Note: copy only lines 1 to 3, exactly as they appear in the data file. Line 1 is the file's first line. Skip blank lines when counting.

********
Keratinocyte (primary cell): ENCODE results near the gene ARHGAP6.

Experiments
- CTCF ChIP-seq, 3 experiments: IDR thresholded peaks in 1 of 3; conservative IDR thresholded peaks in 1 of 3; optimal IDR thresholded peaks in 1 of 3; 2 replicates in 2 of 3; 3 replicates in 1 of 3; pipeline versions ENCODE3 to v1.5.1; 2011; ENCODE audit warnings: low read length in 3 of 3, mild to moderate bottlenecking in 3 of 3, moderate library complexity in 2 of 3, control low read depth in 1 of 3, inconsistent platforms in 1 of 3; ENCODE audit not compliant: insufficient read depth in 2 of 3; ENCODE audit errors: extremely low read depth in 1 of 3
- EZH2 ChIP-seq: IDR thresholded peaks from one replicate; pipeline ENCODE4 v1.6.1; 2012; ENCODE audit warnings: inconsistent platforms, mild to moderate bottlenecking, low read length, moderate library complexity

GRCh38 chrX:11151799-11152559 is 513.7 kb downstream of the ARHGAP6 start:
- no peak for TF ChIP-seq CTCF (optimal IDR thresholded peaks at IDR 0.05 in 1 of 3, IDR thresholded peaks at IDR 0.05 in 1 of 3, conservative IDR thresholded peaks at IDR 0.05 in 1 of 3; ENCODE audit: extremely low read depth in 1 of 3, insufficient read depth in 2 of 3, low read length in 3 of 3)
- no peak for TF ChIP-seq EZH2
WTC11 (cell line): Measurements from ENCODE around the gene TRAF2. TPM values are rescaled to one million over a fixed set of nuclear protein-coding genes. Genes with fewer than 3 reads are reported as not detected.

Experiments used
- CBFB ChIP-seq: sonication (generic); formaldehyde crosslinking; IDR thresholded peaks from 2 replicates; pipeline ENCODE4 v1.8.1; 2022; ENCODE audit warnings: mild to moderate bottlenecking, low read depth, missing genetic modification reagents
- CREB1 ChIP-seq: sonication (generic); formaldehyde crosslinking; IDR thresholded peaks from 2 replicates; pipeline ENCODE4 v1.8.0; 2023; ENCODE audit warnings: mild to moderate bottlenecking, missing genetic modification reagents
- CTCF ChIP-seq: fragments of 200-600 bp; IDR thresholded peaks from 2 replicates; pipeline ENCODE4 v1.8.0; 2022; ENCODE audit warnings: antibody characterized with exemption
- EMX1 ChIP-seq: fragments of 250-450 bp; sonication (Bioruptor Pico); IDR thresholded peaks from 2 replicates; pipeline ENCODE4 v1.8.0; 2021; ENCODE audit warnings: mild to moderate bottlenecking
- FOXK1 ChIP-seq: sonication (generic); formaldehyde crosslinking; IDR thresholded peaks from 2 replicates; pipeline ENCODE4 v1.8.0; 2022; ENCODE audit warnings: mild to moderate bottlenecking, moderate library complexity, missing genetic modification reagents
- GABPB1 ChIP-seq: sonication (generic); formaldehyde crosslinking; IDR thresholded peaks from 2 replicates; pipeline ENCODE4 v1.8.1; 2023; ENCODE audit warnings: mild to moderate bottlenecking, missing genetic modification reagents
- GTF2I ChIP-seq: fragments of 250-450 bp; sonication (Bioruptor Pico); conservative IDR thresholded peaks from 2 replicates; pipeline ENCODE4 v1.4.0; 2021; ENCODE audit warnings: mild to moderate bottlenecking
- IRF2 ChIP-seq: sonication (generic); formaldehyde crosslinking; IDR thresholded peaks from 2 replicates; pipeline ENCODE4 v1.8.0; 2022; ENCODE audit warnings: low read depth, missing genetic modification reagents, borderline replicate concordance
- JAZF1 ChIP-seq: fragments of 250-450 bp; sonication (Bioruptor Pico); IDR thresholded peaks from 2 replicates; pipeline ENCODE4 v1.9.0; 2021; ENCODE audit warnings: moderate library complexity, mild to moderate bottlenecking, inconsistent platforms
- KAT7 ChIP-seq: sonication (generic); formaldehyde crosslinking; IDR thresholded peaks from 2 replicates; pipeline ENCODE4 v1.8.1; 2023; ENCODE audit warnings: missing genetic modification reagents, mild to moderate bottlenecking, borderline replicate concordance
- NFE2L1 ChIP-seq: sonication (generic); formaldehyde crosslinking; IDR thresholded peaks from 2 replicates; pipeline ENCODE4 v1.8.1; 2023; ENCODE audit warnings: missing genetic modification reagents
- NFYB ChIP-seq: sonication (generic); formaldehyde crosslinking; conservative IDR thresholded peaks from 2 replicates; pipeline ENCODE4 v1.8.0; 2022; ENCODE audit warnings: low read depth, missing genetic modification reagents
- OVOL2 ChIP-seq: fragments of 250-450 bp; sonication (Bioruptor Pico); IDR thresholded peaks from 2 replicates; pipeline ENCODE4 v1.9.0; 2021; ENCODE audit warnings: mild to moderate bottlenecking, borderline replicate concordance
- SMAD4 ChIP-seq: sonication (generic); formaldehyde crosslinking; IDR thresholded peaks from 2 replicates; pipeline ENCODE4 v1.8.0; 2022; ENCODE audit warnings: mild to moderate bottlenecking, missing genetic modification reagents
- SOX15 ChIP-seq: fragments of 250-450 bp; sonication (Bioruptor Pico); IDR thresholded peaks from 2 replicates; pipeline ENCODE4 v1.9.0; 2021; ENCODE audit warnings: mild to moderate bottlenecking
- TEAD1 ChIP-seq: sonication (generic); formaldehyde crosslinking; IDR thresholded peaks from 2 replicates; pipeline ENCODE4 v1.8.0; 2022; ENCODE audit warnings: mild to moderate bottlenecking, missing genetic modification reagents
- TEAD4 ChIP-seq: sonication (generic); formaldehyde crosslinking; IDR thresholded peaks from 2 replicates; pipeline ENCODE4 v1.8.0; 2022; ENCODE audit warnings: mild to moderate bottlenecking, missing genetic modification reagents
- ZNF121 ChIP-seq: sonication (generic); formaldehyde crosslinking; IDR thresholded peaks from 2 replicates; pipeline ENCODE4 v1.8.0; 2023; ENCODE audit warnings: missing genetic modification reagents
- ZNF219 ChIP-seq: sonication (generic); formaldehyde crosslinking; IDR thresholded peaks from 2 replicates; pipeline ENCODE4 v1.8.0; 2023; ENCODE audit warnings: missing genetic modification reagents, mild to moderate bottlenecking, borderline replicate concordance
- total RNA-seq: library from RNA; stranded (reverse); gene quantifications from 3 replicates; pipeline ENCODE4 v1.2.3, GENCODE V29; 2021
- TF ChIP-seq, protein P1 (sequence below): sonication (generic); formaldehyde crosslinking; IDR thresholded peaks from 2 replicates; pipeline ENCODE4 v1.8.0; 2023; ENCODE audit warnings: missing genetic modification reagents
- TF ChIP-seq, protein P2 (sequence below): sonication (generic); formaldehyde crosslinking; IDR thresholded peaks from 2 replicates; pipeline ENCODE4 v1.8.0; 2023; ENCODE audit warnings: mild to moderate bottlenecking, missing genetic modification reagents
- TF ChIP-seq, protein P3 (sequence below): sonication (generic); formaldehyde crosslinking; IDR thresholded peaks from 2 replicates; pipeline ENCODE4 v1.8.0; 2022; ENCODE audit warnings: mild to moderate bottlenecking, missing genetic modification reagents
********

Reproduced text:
Keratinocyte (primary cell): ENCODE results near the gene ARHGAP6.

Experiments
- CTCF ChIP-seq, 3 experiments: IDR thresholded peaks in 1 of 3; conservative IDR thresholded peaks in 1 of 3; optimal IDR thresholded peaks in 1 of 3; 2 replicates in 2 of 3; 3 replicates in 1 of 3; pipeline versions ENCODE3 to v1.5.1; 2011; ENCODE audit warnings: low read length in 3 of 3, mild to moderate bottlenecking in 3 of 3, moderate library complexity in 2 of 3, control low read depth in 1 of 3, inconsistent platforms in 1 of 3; ENCODE audit not compliant: insufficient read depth in 2 of 3; ENCODE audit errors: extremely low read depth in 1 of 3